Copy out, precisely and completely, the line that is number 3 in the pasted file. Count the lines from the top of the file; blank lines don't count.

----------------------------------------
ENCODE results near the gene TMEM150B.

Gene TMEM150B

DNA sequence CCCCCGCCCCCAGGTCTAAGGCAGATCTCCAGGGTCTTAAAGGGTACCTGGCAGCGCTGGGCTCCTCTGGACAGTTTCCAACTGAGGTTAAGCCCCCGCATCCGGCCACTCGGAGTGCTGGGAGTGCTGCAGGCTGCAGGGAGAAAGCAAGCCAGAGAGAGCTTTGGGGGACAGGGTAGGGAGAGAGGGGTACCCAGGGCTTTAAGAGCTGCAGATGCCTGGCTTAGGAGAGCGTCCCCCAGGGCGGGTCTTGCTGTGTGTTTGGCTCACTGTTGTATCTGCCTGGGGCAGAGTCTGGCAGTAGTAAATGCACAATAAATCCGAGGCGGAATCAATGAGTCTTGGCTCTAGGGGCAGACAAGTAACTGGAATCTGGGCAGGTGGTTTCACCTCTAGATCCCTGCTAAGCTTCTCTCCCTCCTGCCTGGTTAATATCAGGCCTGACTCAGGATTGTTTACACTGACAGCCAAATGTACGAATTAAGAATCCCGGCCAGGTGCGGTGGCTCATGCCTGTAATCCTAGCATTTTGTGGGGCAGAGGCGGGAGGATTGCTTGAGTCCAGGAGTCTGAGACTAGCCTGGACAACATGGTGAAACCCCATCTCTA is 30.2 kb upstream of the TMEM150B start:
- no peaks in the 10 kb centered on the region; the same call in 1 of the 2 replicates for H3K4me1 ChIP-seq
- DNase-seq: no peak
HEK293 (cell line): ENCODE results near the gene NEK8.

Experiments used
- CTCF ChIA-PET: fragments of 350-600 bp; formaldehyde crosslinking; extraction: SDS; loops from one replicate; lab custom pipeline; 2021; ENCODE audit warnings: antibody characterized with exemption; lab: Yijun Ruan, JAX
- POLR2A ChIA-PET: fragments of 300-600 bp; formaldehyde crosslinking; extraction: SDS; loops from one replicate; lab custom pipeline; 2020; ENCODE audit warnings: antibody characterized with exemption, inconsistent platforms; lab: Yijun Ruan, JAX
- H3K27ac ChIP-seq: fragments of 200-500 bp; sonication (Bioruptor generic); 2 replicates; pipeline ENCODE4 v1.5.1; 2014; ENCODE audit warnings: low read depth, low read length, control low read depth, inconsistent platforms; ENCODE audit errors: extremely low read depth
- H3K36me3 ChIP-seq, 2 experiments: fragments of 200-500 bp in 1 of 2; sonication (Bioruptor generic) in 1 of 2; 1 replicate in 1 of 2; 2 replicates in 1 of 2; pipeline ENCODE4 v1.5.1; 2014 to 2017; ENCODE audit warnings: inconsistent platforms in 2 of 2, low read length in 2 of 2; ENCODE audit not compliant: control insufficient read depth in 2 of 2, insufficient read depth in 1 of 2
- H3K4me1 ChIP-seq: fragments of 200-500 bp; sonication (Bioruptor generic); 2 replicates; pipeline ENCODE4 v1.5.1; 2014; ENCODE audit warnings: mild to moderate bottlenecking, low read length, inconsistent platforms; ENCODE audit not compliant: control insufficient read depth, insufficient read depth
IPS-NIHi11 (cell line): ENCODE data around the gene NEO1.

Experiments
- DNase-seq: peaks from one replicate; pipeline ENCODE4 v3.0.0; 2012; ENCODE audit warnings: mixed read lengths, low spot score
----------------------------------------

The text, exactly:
DNA sequence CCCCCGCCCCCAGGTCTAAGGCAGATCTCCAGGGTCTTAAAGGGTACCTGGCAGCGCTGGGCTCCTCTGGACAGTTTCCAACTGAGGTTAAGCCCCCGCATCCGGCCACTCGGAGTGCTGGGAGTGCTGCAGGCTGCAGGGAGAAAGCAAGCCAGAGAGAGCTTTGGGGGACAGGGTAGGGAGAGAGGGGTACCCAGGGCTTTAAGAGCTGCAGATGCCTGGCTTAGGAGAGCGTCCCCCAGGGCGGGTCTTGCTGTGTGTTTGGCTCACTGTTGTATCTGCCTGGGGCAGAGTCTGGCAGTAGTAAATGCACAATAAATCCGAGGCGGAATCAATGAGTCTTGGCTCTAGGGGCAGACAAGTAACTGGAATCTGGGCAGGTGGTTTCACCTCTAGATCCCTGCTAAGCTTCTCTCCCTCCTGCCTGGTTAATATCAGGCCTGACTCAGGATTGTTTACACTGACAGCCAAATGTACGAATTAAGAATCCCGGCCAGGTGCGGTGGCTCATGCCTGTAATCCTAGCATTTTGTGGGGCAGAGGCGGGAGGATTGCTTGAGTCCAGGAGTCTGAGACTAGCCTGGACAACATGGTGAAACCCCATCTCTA is 30.2 kb upstream of the TMEM150B start: